Being Nice: Not Just for Secretaries and Custodians Anymore
The first thing you should know about running a 2.0 classroom is that the tech guys and gals in your district are indispensable. They are the ones who fix computer glitches, solve network access issues, wire your projector, undo incomprehensible damage to operating systems, and control access to various websites. Unfortunately, in my experience these individuals are unappreciated. For your sake and the sake of your students, don’t make the mistake of taking these important people for granted. Here are some simple guidelines to keep in mind to foster healthy relationships with your techies.
Acknowledge and Appreciate
Welcome your tech people into your classroom community. Whenever Scott or Derek walk into my room to fix something, I tell my students exactly who and how amazing they are. Something along the lines of “Hey Guys. This is Scott and he’s here to rescue our mobile lab from immanent destruction. Say hi!” works great for my high school students. I then thank Scott or Derek profusely and have students thank them as well.
Take an Interest
If you’re comfortable with computers and networking, then use the language when talking with your tech people. In help requests, refer to components as monitors, CPUs, VGAs, and not that thing that sticks out of your computer with holes in it (huh???). If computers make you squeamish, then it’s really important to ask questions. Be careful not to take this too far. Tech guys are busy and probably don’t have 20 minutes to spend explaining how your interactive white board (IWB) works. But asking questions that can be answered in less than 30 seconds will help you AND help them. See if they can teach you how to overcome minor issues so you can call on them less and free up some of their time for the BIG problems.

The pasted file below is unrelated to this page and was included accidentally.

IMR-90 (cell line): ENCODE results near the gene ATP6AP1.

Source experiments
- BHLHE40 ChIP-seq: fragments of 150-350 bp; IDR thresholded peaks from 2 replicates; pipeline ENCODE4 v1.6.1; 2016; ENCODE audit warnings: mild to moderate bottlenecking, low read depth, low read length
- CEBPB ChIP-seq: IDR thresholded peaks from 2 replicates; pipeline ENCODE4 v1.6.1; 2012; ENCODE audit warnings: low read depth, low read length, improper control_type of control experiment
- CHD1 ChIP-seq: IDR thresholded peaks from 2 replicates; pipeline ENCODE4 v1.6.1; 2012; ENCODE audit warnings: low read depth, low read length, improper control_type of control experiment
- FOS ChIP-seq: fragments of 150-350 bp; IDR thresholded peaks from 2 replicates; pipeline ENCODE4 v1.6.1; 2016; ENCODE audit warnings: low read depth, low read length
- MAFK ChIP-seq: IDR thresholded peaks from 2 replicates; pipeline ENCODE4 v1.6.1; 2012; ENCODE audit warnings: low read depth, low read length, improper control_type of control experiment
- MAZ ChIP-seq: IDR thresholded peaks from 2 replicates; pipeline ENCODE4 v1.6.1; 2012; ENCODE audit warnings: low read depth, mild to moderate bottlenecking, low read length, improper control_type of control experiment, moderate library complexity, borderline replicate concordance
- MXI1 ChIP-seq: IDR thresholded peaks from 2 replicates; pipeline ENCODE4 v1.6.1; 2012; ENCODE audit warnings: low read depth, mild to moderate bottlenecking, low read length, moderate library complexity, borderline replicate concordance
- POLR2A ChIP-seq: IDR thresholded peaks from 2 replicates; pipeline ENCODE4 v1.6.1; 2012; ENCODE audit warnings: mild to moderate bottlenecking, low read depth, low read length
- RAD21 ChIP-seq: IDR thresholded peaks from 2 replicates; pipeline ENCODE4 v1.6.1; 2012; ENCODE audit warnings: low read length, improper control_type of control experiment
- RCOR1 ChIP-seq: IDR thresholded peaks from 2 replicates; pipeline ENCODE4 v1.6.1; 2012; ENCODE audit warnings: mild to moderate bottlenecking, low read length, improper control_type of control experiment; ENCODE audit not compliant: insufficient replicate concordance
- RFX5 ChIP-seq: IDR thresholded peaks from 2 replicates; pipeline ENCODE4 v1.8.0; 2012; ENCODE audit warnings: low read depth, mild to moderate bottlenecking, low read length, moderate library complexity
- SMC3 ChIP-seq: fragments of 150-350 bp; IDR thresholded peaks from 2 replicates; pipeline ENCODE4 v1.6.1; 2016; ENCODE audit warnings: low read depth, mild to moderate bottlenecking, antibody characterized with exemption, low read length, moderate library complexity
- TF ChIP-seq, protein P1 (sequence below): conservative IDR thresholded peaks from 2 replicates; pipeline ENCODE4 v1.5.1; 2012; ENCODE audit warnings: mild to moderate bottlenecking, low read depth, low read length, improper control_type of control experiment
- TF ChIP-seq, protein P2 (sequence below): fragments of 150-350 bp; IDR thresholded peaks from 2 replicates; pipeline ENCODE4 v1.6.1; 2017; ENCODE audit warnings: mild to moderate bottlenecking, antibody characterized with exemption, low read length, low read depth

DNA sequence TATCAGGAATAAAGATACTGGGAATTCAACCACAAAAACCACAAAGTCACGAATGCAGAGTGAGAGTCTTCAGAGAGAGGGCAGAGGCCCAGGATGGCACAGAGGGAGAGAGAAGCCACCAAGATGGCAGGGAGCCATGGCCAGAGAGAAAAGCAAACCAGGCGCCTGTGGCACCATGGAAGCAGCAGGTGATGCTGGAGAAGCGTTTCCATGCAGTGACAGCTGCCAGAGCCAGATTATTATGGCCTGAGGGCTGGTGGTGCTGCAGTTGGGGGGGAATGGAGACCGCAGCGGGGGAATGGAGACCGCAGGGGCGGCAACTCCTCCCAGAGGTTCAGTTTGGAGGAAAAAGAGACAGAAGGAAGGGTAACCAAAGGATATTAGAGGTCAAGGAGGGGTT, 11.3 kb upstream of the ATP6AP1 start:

Tech guys are busy. I mean BUSY. In our district, we have 4 techies to catch all the problems with
- 100+ SmartBoards (one for every classroom plus a few extra)
- 100+ teacher and administrator laptops
- at least 10 stationary computer labs
- at least 5 mobile labs
- 5 Satellite TVs
- and the network that holds it all together
Our guys run between the high school, middle school, 3 elementary schools, and the administrative offices answering requests as fast as they can. If it’s going to be a real inconvenience for techies to show up during instruction time, put in a request for them to come during your planning period. But if I were you, I would be grateful for any appearance they can make.
Never complain about “how long” it took your techies to show up. If you don’t get a response to a request in 2-3 days, then send in another request. Politely refer to your outstanding request, but don’t be rude or impatient. The tech department, like all of us, has to prioritize, and if you’re problem is relatively small (your projector has to be refocused every morning, for example), it’ll probably be put towards the bottom of the list.
Ask Fellow Teachers for Help
If you run into a problem – especially with hardware – ask the teachers in your hall if they know what’s going on. This not only saves your techies time, but it also improves relationships with colleagues. Perfect example: at the beginning of the year, my projector stopped automatically reading my laptop. A special ed teacher suggested that I hit Fn+F7 (your computer settings might be different!), and the projector started reading my computer again. 3 months later I helped 2 other teachers with the same problem. Rather than waiting 2 days to get help with a really simple issue that would have hurt instructional time, we addressed the issue within less than 5 minutes AND freed up the techies to take care of really big problems.
A Little Goes a Long Way
Techies (and yes, techies is a term of endearment, not an insult!), just like secretaries and custodians, can make or break your classroom. While very few people would go out of their way to make your life more difficult, you will find your support staff quicker and more eager to respond if you treat them with basic courtesy. Get to know your support staff early and try to take 2 minutes out of each day to take a genuine interest in their well-being.